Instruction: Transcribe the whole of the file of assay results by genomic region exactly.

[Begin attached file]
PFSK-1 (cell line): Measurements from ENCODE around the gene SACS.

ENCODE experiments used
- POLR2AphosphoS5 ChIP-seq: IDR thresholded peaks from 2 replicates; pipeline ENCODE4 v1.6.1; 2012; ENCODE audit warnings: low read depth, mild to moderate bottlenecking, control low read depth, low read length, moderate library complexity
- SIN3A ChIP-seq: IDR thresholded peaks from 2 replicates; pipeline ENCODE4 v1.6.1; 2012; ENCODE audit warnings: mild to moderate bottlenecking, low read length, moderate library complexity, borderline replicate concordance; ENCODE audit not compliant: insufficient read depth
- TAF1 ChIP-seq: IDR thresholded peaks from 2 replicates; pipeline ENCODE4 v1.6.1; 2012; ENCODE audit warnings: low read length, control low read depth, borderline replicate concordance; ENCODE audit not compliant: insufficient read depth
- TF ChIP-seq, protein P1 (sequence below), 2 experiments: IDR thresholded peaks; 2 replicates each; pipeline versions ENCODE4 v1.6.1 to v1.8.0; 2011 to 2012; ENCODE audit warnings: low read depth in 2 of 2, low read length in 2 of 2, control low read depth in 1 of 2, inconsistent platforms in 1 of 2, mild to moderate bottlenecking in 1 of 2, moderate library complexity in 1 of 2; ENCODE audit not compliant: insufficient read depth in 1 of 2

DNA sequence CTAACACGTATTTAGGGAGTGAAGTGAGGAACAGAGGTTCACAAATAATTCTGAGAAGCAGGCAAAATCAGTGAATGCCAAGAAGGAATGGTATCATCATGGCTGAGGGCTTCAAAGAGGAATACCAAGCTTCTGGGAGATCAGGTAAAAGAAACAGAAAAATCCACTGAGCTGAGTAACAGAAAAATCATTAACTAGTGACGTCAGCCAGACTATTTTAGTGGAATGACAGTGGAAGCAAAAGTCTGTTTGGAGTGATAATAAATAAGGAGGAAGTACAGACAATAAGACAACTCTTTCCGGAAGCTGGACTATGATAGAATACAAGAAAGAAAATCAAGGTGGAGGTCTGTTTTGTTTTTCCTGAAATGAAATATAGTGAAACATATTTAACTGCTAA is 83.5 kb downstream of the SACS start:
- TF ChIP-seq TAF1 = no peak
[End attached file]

PFSK-1 (cell line): Measurements from ENCODE around the gene SACS.

ENCODE experiments used
- POLR2AphosphoS5 ChIP-seq: IDR thresholded peaks from 2 replicates; pipeline ENCODE4 v1.6.1; 2012; ENCODE audit warnings: low read depth, mild to moderate bottlenecking, control low read depth, low read length, moderate library complexity
- SIN3A ChIP-seq: IDR thresholded peaks from 2 replicates; pipeline ENCODE4 v1.6.1; 2012; ENCODE audit warnings: mild to moderate bottlenecking, low read length, moderate library complexity, borderline replicate concordance; ENCODE audit not compliant: insufficient read depth
- TAF1 ChIP-seq: IDR thresholded peaks from 2 replicates; pipeline ENCODE4 v1.6.1; 2012; ENCODE audit warnings: low read length, control low read depth, borderline replicate concordance; ENCODE audit not compliant: insufficient read depth
- TF ChIP-seq, protein P1 (sequence below), 2 experiments: IDR thresholded peaks; 2 replicates each; pipeline versions ENCODE4 v1.6.1 to v1.8.0; 2011 to 2012; ENCODE audit warnings: low read depth in 2 of 2, low read length in 2 of 2, control low read depth in 1 of 2, inconsistent platforms in 1 of 2, mild to moderate bottlenecking in 1 of 2, moderate library complexity in 1 of 2; ENCODE audit not compliant: insufficient read depth in 1 of 2

DNA sequence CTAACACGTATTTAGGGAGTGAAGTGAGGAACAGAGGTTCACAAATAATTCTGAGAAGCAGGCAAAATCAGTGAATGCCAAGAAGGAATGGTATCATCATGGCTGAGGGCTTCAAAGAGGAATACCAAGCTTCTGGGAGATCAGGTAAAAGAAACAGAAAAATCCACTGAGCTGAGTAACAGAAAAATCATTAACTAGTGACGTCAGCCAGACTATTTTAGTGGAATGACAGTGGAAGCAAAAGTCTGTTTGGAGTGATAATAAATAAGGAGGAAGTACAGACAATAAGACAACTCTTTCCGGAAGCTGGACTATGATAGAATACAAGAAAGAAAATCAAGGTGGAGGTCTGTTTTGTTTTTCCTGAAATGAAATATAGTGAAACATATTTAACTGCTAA is 83.5 kb downstream of the SACS start:
- TF ChIP-seq TAF1 = no peak